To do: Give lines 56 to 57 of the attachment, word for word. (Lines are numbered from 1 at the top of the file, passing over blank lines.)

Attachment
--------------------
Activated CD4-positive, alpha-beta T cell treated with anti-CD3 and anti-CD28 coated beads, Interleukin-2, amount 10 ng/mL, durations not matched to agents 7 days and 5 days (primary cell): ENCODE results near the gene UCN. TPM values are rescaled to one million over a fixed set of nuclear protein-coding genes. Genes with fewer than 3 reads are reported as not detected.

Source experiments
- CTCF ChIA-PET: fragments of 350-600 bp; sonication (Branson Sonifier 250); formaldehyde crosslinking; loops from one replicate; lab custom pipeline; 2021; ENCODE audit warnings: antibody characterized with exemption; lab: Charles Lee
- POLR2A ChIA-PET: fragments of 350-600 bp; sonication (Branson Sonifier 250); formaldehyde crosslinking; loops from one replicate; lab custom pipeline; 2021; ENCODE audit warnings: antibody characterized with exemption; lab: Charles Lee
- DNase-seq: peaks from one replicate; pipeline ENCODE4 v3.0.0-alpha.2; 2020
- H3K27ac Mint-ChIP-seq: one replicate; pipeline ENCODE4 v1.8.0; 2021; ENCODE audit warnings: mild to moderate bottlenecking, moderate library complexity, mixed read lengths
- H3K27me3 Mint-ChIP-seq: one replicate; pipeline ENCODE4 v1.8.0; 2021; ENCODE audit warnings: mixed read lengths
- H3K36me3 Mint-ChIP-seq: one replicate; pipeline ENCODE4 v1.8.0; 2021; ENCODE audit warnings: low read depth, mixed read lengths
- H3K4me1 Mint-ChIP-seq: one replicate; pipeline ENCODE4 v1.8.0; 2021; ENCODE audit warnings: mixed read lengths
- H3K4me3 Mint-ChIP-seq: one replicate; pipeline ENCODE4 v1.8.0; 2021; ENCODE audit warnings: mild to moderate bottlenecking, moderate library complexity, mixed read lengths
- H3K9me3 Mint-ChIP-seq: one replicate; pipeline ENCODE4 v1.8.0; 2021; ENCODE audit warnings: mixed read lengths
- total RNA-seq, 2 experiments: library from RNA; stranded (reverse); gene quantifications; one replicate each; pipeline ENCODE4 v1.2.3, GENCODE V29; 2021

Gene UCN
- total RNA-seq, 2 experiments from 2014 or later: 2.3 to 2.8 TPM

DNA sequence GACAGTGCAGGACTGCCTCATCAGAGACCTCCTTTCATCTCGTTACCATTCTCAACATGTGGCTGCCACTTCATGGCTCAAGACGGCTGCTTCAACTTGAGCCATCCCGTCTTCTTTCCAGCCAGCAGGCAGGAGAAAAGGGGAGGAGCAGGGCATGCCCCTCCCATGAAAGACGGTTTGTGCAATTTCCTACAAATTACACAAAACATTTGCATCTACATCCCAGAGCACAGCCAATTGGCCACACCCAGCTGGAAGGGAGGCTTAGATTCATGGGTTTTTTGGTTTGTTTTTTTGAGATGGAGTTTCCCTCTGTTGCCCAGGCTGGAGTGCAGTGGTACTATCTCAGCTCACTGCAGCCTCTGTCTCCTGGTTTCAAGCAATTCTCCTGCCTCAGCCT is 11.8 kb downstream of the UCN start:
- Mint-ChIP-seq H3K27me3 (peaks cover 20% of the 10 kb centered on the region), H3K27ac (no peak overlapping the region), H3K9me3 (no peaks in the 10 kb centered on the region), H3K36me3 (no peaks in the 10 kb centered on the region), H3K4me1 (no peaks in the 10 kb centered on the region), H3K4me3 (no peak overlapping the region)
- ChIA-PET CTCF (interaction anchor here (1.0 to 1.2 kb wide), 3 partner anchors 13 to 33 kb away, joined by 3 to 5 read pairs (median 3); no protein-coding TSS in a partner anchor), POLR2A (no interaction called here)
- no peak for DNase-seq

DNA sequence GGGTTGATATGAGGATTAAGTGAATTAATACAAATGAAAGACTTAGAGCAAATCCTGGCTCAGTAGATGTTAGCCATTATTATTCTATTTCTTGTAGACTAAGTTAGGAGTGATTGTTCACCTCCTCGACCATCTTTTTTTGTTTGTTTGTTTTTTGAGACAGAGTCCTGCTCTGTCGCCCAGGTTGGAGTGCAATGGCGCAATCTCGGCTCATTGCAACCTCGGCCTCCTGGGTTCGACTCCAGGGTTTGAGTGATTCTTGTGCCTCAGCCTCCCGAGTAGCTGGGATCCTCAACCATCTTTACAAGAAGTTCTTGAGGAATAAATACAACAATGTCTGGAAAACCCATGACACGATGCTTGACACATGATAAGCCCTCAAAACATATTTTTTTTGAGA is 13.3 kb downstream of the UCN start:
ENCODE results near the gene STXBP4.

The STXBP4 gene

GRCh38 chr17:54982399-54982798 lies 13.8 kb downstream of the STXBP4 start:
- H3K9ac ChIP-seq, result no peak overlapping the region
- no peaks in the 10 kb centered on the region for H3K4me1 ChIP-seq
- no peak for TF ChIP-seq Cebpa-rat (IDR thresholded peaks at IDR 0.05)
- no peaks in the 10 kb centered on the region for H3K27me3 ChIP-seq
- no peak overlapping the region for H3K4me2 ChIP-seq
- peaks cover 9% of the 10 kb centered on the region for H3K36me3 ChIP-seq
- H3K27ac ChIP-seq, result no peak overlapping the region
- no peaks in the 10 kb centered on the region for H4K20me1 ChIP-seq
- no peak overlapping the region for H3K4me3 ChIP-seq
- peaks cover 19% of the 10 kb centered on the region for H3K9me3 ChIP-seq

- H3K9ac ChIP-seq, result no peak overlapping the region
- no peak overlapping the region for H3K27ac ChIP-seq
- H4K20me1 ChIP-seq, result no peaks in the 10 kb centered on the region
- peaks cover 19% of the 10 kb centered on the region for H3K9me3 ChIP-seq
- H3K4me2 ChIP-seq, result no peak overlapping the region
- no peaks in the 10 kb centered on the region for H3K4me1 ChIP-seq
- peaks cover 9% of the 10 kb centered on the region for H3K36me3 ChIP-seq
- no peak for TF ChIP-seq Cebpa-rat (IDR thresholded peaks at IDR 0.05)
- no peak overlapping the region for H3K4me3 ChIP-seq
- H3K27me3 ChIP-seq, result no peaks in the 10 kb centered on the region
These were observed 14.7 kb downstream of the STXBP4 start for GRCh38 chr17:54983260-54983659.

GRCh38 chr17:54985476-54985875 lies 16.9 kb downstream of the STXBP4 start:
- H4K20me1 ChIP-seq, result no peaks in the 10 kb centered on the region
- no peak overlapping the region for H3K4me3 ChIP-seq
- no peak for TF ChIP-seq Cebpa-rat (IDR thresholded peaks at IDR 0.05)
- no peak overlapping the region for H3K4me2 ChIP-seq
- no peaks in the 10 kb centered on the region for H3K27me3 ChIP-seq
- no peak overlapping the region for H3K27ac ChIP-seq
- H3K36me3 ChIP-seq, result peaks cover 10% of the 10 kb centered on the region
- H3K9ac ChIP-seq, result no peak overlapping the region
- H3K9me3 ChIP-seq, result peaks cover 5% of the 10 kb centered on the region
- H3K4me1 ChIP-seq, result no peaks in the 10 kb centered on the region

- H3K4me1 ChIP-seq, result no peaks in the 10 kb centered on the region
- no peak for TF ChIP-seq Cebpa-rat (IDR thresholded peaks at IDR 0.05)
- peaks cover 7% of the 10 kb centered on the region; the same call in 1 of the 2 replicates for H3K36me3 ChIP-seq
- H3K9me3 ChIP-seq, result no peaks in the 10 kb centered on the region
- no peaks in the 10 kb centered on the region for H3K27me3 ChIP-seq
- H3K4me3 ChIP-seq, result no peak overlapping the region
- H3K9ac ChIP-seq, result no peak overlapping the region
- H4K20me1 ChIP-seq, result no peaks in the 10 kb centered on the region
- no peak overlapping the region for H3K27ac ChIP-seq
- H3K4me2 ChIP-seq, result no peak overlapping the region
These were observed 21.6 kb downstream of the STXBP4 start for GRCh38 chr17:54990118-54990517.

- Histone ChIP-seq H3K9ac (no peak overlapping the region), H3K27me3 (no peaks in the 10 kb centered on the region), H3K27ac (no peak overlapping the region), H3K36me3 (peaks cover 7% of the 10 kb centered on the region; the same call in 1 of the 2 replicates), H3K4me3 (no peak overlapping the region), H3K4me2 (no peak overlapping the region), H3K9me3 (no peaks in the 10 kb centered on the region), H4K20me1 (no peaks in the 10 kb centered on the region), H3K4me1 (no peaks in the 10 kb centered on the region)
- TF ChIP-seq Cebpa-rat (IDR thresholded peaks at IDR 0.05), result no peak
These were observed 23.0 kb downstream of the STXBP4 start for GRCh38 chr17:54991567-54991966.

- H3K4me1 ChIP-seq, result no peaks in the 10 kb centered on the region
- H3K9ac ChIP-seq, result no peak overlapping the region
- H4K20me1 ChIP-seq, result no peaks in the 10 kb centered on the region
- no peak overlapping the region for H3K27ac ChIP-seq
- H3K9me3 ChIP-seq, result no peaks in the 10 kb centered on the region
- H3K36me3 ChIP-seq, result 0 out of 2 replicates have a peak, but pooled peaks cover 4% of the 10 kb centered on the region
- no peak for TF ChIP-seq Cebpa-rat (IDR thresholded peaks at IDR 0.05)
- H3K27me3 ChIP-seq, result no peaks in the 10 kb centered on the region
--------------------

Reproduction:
- no peak for TF ChIP-seq Cebpa-rat (IDR thresholded peaks at IDR 0.05)
- peaks cover 7% of the 10 kb centered on the region; the same call in 1 of the 2 replicates for H3K36me3 ChIP-seq